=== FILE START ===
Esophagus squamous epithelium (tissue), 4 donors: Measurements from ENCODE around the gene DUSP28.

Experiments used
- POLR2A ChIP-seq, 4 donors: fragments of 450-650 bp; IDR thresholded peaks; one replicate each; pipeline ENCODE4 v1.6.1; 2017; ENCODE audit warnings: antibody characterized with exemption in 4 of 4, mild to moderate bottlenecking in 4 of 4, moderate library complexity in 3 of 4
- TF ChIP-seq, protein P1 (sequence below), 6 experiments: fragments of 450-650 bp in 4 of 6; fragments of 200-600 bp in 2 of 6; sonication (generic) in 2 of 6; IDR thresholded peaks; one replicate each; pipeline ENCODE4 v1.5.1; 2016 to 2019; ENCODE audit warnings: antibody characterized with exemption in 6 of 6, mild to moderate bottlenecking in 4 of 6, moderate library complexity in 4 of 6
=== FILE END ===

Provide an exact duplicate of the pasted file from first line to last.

Esophagus squamous epithelium (tissue), 4 donors: Measurements from ENCODE around the gene DUSP28.

Experiments used
- POLR2A ChIP-seq, 4 donors: fragments of 450-650 bp; IDR thresholded peaks; one replicate each; pipeline ENCODE4 v1.6.1; 2017; ENCODE audit warnings: antibody characterized with exemption in 4 of 4, mild to moderate bottlenecking in 4 of 4, moderate library complexity in 3 of 4
- TF ChIP-seq, protein P1 (sequence below), 6 experiments: fragments of 450-650 bp in 4 of 6; fragments of 200-600 bp in 2 of 6; sonication (generic) in 2 of 6; IDR thresholded peaks; one replicate each; pipeline ENCODE4 v1.5.1; 2016 to 2019; ENCODE audit warnings: antibody characterized with exemption in 6 of 6, mild to moderate bottlenecking in 4 of 6, moderate library complexity in 4 of 6